Many of us have started out posts this month lamenting the absence of YA in high school classrooms or pointing out that our books are not really contenders for the Common Core curriculum. As a high school teacher myself, I understand the tension teachers feel between teaching the hot book that will engage the students and teaching the book students should read before going to college—not that these are mutually exclusive! Add in the fact that your average English teacher is teaching approximately 6-8 books per year of the thousands published through history and is further limited by what full class sets are available in the book closet. This reality means that the most current YA authors are hoping for is their books to make it onto the list of suggested summer/enrichment reading or onto the personal shelves of those English teachers who buy books and lend them to students.
And yet, like most authors, I took the time to write a teachers’ guide for my first book, Watersmeet—a fantasy. (If you think it’s tough to get your contemporary YA taught in schools, try fantasy! Aside from The Giver, Animal Farm, and 1984, very little fantasy is taught, despite its enduring popularity.) Why did I bother? Because fantasy offers such a wealth of learning opportunities! I came up with a list of projects students could do that targeted a variety of learning styles, learning modalities, and cross curricular tie-ins. Below are a few sample projects built around my novel, but they are easily translatable to other fantasy/sci fi books, and even realistic fiction.
Projects/Activities (cross-curricular tie-ins and specific intelligence* noted):
Ø Build a model or draw a map of one of the novel’s settings: Vigar's garden, Vranille, Watersmeet, the battlefield, one of the homes in a Sylvyad, the Council chamber. How are the values of the community expressed in the way these communities are built/designed? (History/civics, Art; Spatial, Bodily-Kinesthetic, Interpersonal)
Ø Write a constitution or a set of laws for Vranille or Watersmeet. You will want to consider what kind of government each community has. Look at nations from history or current events to help you design your government. (History/Civics; Linguistic, Logical Mathematical, Interpersonal)
Ø Reenact the Watersmeet Council meeting allowing students to imagine possible reasons for and against stopping the villain, Charach. Have some students play roles of characters in the book, trying to stay in character even if the debate changes from the book. Other students can imagine their own characters and their particular opinions given imagined histories, backgrounds. (History/civics; Linguistic, Logical-Mathematical, Bodily-Kinesthetic, Interpersonal, Intrapersonal)
Ø Investigate herbal remedies—how they've been used in the past, how they are used today, and the controversy surrounding their use. (Science; Logical-Mathematical, Naturalist)
Ø Many of the creatures from Watersmeet are familiar from other stories or mythology: fauns, centaurs, minotaurs, hags, dwarves, fairies, trolls, dragons, the Green Man, naiads, dryads. Design your own creature or adapt one you know from elsewhere in a new way. You might look at other novels, in books of folklore, or on the Web. Write about or draw this creature. (Art; Linguistic, Spatial, Interpersonal, Naturalist)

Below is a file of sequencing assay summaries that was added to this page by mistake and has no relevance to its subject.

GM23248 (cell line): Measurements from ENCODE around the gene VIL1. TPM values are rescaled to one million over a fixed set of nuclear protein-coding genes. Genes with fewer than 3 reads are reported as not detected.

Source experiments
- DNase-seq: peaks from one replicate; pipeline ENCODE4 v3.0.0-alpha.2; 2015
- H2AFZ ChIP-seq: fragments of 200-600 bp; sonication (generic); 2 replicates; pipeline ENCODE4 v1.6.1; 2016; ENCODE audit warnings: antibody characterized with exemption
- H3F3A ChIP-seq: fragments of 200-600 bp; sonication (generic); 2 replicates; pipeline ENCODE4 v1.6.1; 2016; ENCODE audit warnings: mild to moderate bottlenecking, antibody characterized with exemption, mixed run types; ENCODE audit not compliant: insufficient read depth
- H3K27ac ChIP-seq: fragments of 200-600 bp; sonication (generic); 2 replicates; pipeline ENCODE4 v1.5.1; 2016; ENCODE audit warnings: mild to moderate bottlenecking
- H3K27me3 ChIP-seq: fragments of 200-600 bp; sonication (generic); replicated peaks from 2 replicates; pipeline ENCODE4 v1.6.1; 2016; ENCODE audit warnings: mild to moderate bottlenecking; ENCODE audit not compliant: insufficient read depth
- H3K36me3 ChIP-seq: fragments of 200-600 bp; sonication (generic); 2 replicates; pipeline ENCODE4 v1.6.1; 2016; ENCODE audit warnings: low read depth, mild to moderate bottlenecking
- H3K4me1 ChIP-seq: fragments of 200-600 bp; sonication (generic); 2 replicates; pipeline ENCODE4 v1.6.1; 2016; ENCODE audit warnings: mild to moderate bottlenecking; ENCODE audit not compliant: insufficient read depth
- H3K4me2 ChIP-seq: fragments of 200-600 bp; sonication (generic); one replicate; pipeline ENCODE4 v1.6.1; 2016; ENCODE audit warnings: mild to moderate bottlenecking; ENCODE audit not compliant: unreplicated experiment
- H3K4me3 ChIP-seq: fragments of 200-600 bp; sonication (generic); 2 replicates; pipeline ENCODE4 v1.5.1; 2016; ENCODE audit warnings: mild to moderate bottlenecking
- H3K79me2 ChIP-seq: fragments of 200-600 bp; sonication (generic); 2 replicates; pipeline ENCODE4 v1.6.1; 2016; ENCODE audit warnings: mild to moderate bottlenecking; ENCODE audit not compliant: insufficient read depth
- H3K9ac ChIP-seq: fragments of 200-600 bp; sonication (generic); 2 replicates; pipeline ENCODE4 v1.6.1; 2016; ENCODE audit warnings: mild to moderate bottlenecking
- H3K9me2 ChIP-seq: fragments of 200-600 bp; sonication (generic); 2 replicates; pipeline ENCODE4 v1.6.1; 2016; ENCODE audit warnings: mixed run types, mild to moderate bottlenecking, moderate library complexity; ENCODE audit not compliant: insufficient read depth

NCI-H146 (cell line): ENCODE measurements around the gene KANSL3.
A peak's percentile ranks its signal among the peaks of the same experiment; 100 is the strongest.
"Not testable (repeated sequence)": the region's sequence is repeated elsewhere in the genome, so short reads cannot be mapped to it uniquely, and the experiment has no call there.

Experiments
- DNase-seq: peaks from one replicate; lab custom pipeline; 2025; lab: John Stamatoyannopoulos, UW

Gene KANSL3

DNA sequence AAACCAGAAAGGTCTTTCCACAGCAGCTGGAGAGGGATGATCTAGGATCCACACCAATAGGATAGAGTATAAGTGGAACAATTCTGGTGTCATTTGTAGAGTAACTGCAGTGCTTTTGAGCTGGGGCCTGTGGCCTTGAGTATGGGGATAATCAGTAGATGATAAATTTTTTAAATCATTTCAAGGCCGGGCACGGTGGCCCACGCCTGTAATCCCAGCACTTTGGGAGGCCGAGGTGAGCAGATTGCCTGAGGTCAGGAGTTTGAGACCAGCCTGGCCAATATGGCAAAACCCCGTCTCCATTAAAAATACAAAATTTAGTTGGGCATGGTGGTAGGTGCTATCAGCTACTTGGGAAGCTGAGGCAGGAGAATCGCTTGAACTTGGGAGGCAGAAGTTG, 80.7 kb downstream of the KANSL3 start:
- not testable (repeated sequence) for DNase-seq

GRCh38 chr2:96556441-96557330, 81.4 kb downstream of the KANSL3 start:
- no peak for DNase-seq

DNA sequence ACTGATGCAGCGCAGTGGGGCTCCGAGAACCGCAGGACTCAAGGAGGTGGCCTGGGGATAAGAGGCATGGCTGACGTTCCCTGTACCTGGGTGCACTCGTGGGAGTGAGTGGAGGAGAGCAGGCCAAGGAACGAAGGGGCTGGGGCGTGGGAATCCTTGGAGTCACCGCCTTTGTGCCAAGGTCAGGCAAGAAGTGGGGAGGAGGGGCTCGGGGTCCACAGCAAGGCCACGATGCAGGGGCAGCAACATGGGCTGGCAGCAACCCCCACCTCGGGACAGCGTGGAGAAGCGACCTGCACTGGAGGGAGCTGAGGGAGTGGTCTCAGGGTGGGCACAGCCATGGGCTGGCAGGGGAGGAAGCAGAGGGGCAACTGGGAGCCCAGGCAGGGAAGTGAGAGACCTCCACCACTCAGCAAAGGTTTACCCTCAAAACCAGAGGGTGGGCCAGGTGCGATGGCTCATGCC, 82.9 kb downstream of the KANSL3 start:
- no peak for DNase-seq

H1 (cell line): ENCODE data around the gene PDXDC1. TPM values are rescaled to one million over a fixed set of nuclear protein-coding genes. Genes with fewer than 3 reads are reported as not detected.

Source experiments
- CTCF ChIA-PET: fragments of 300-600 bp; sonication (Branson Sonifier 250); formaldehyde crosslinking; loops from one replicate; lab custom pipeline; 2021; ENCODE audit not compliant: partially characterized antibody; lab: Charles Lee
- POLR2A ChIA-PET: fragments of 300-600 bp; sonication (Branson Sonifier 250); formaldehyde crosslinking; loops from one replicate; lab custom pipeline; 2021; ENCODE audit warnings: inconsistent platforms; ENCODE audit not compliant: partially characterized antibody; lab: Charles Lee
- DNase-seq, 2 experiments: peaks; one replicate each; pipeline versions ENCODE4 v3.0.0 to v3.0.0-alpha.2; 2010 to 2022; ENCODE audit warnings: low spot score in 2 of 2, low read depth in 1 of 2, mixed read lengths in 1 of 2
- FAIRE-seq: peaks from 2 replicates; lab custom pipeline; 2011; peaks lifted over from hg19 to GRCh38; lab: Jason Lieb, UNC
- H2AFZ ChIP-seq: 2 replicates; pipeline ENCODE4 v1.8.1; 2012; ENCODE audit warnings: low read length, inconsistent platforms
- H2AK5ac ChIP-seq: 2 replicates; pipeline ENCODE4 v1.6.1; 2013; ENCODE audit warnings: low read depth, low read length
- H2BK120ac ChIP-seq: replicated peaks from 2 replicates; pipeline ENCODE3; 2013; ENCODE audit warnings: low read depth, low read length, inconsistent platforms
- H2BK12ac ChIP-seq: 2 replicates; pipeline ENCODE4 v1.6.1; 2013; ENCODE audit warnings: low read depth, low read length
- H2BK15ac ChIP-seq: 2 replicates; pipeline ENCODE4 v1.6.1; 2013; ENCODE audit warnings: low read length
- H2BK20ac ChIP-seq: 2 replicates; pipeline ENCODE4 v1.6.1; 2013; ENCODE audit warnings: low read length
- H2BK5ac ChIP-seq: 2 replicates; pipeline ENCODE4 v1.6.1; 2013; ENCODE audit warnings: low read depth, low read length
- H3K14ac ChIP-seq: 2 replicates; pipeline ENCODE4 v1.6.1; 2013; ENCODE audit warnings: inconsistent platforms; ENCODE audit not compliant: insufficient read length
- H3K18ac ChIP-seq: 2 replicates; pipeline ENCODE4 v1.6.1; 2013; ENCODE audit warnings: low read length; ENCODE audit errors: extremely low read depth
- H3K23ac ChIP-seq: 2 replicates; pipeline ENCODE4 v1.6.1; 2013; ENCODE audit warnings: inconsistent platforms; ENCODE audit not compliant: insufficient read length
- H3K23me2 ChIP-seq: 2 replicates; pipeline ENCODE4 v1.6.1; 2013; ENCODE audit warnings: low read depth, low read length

Ø Research the celebration of Midsummer as it's been used in other cultures and in other time periods. (History; Linguistic, Interpersonal)
Ø Make a model of Abisina’s necklace using clay or wire or other appropriate materials (Art; Spatial, Bodily-Kinesthetic)
Ø Design your own ritual to celebrate an important event in your community or in the natural world and have your class participate in it. (Linguistic, Bodily-Kinesthetic, Musical, Interpersonal, Naturalist)
Ø Create the music of the fairies or the fauns, or write one of the songs sung in the Midsummer festival. (Music; Musical, Linguistic)
Ø Write a scene from Watersmeet from another point of view. How would Rueshlan look to some of the Vranian refugees? How would Haret describe finding Abisina at the bottom of the ravine outside Vranille? How would Corlin view Abisina? How would Lilas view Charach? (Linguistic, Interpersonal)
Ø Write a legend from your own community—it may be a story your grandmother has told, a family story that has become "famous," a story from first grade that you and your classmates still remember vividly. (Linguistic, Interpersonal, Intrapersonal)
Ø Interview a member of your family or larger community about legends and stories they were told as children. (Linguistic, Interpersonal, Intrapersonal)
Ø Write one of the stories you might find in the Watersmeet library. (Linguistic)
You can find my full teachers’ guide for Watersmeet and Book group guides for Watersmeet, The Centaur’s Daughter, and The Keeper at my website: www.ellenjensenabbott.com
* I refer here to Howard Gardner's Theory of Multiple Intelligences, described in his book Frames of Mind: The Theory of Multiple Intelligences [(1983) New York: Basic Books]. I particularly used Thomas Armstrong's book Multiple Intelligences in the Classroom, 2nd Ed. [(2000) Alexandria, Virginia: Association for Supervision and Curriculum Development]. The eight intelligences at that time were Linguistic, Logical-Mathematical, Spatial, Bodily-Kinesthetic, Musical, Interpersonal, Intrapersonal, Naturalist.